The documents offered here are the raw materials of history. Publishing them, interpreting them, and learning about their implications is the basic task of historians, essential for understanding how we came to our present state of affairs. However, these documents can also serve a political, scientific, and moral purpose: helping to make people aware of the long and complex history of industry disinformation and malfeasance, and, at least in part, innoculate the public against further disinformation. As we increasingly face the costs of climate change, they can also provide documentary evidence for legal action.

The Fossil Fuel Industry documents have been made possible by seed funding from the Center for Tobacco Control Research and Education, and the Samuel Lawrence Foundation. Donors either of documents or funds to make the history of the Anthropocene available to the public are invited to make contact here.


1 Juliana v. United States, 217 F. Supp. 3d 1224, 1250 (2016).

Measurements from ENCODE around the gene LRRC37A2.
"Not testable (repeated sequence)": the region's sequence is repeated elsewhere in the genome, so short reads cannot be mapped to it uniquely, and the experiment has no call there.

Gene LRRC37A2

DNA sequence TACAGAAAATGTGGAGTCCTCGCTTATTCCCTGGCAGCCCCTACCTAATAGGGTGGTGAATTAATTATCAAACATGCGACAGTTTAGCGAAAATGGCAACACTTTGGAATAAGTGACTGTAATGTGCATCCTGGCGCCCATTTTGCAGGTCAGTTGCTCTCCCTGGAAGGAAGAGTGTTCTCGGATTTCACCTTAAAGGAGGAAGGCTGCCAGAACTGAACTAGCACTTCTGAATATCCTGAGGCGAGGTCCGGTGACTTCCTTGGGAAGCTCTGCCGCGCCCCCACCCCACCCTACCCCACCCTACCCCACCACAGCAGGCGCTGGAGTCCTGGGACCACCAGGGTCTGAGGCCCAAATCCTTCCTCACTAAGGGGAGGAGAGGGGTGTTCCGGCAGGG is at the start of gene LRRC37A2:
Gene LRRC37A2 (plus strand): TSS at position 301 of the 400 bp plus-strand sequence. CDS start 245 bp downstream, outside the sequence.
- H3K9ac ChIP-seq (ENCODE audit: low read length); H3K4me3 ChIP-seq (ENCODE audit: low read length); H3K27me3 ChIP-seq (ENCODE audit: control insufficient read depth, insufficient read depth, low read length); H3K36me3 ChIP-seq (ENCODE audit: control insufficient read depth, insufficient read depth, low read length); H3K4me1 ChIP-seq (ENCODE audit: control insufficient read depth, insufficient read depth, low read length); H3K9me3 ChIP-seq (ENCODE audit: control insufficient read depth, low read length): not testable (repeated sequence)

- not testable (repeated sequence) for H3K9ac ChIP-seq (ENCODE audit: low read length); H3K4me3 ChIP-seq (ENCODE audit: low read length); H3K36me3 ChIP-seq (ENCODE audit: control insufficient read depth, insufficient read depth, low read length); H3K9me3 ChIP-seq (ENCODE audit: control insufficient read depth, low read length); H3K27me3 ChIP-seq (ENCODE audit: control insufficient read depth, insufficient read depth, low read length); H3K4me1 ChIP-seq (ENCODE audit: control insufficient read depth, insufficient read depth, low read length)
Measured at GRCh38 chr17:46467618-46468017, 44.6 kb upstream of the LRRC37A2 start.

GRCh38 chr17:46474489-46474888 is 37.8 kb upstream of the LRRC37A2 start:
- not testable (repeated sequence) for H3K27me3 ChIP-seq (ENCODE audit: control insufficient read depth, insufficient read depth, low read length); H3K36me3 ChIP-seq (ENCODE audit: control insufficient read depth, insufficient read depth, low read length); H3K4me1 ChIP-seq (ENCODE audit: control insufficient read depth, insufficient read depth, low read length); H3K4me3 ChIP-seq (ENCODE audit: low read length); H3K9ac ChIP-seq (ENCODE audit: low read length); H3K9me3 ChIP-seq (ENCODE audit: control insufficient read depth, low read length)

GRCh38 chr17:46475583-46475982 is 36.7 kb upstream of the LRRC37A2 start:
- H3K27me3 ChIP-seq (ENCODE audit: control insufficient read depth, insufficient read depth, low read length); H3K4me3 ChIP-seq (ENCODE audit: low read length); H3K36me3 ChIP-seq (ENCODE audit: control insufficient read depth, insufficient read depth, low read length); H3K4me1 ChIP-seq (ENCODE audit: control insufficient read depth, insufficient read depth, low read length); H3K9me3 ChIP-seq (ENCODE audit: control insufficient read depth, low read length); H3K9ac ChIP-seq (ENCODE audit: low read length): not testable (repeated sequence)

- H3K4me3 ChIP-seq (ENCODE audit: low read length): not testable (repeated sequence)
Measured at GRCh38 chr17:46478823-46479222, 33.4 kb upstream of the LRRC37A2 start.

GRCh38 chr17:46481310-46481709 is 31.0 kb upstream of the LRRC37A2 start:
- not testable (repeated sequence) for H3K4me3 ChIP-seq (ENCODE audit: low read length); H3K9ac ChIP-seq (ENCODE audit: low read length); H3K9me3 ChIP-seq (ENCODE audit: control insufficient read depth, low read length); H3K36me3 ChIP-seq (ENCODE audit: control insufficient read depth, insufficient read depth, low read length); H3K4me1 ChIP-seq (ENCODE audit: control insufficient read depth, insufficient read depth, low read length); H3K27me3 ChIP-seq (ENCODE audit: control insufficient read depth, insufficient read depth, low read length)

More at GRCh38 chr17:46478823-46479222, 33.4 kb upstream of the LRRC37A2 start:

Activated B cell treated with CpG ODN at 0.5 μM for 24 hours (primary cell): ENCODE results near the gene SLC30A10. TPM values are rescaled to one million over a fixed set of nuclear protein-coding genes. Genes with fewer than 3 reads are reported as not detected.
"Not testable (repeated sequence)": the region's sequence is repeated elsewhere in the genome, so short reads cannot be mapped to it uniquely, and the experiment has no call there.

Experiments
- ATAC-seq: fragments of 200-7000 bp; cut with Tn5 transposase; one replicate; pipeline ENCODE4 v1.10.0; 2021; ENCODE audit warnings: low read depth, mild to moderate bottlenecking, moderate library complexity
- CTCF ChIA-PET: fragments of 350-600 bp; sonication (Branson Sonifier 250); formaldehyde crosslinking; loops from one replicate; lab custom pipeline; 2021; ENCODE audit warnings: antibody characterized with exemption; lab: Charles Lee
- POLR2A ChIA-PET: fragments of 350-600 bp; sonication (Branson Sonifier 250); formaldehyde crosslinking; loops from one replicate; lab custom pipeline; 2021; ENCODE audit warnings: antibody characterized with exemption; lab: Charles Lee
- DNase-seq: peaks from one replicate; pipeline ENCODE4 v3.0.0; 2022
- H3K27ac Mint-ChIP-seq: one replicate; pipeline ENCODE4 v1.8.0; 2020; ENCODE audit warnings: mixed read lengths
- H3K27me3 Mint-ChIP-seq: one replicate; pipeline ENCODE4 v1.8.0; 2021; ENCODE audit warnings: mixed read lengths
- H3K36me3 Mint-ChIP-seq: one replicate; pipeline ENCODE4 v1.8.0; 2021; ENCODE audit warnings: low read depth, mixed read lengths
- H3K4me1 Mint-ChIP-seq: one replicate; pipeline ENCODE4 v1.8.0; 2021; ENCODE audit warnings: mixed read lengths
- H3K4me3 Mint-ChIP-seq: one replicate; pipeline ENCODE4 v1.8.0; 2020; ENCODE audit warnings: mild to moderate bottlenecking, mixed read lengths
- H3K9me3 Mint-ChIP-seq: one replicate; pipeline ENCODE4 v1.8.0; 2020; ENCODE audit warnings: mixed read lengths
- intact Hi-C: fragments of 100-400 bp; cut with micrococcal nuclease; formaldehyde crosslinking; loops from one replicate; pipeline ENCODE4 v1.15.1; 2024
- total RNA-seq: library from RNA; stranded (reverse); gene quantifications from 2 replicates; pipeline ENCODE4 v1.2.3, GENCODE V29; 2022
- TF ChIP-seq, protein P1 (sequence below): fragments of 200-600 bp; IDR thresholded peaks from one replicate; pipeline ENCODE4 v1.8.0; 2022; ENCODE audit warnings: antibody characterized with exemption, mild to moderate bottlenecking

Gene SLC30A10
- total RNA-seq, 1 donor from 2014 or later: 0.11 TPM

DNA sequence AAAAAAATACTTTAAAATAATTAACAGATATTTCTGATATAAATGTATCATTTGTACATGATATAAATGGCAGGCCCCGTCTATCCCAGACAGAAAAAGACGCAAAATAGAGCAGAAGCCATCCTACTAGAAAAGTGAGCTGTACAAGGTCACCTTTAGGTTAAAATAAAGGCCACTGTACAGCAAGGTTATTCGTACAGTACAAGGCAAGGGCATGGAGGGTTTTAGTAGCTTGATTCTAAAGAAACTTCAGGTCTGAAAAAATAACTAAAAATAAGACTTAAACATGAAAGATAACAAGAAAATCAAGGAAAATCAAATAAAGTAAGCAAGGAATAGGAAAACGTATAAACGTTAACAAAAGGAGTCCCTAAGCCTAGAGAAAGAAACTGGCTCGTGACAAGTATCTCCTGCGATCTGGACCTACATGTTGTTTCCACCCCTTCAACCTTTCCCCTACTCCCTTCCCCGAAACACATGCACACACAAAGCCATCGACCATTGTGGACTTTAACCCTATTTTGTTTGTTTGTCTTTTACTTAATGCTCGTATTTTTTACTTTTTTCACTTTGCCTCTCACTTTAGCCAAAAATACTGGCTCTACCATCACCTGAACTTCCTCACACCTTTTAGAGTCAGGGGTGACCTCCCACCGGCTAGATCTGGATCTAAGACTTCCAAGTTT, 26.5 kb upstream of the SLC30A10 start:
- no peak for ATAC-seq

2 Oreskes, N., Conway, E.M., 2011. Merchants of Doubt: How a Handful of Scientists Obscured the Truth on Issues from Tobacco Smoke to Global Warming, Reprint edition. ed. Bloomsbury Press; Michaels, D., 2008. Doubt is their Product: How Industry’s Assault on Science Threatens Your Health. Oxford University Press, New York; Proctor, R.N., 2012. Golden Holocaust: Origins of the Cigarette Catastrophe and the Case for Abolition, University of California Press, Berkeley; Brandt, A., 2009. The Cigarette Century: The Rise, Fall, and Deadly Persistence of the Product That Defined America, Basic Books: New York.